Quote from CedarGirl10
UPDATE: Would number 10 be chemotaxis? Not phagocytosis....
Would number 11 be something to do with the ADH hormone?
I would say chemoattraction as that's the first step in diapedesis, followed by adhesion, transmigration and chemotaxis.
When glucose is in the urine it creates a hyperosmolar concentration gradient that pulls H2O with it. So the plasma becomes more concentrated.
The other questions were answered appropriately by others. ACTH and the adrenocortical hormones are anti inflammatory. They suppress the release of pro-inflammatory mediators (TNFa, IL1, etc) and in so doing they inhibit T and B cell mediated immune responses.
Rhogam is given to an Rh- mother who is pregnant with a Rh+ fetus, once at 28 weeks and at delivery. And must be given with every Rh+ fetus. If it is not given you risk the infant experiencing hemolytic disease of the newborn. The mother will be fine.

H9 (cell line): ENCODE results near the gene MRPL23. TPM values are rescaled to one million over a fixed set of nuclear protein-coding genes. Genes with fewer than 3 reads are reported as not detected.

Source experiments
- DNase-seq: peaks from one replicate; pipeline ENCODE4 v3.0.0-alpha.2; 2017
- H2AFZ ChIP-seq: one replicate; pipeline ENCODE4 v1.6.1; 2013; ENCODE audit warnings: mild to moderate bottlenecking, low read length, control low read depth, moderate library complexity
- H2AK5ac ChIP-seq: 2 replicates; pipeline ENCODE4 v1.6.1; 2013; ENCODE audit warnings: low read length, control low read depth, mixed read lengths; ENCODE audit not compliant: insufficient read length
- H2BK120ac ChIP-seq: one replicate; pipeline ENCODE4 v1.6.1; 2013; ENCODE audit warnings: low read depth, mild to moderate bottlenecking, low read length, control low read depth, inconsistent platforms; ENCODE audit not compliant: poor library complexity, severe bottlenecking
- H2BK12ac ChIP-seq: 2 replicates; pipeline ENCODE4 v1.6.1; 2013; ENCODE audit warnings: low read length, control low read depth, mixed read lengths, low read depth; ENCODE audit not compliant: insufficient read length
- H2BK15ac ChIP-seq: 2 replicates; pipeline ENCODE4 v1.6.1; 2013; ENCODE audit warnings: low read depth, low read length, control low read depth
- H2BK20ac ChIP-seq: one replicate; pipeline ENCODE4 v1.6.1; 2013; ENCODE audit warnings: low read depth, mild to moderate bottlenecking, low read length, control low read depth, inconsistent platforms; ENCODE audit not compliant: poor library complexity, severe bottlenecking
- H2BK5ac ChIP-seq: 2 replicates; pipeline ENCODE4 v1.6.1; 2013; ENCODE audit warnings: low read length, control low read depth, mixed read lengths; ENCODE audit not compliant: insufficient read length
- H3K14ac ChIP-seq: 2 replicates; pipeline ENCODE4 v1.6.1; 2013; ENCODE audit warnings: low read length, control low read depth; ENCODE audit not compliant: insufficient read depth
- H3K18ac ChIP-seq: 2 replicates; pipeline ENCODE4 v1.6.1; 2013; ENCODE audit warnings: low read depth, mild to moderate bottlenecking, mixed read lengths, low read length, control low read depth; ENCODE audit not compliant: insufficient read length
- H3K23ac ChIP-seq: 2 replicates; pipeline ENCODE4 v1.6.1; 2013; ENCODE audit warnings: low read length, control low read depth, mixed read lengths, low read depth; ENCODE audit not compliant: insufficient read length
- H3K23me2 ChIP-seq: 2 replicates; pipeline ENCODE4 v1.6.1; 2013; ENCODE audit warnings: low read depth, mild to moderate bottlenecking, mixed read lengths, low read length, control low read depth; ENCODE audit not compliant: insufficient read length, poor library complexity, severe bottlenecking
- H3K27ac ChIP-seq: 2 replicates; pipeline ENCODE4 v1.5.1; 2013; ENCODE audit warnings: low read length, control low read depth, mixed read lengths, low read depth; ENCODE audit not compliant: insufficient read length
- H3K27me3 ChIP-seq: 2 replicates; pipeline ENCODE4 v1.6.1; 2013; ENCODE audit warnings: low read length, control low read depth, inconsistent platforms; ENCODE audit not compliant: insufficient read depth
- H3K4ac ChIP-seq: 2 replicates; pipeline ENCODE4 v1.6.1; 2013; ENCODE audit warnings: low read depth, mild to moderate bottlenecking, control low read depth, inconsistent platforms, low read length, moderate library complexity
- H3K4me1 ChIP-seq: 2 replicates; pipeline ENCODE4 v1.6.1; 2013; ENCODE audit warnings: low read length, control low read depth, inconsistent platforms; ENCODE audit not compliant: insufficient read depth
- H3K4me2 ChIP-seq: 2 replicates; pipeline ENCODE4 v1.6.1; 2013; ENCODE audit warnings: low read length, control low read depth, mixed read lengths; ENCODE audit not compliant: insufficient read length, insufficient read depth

The main point to remember when thinking about the appropriate blood type to transfuse is that you're most worried about antigens on the surface of the DONOR red cells. The concern is that the patient receiving the transfusion will have antibodies against the donor red cells and then those donor cells will be lysed by an immune response and negative consequences ensue.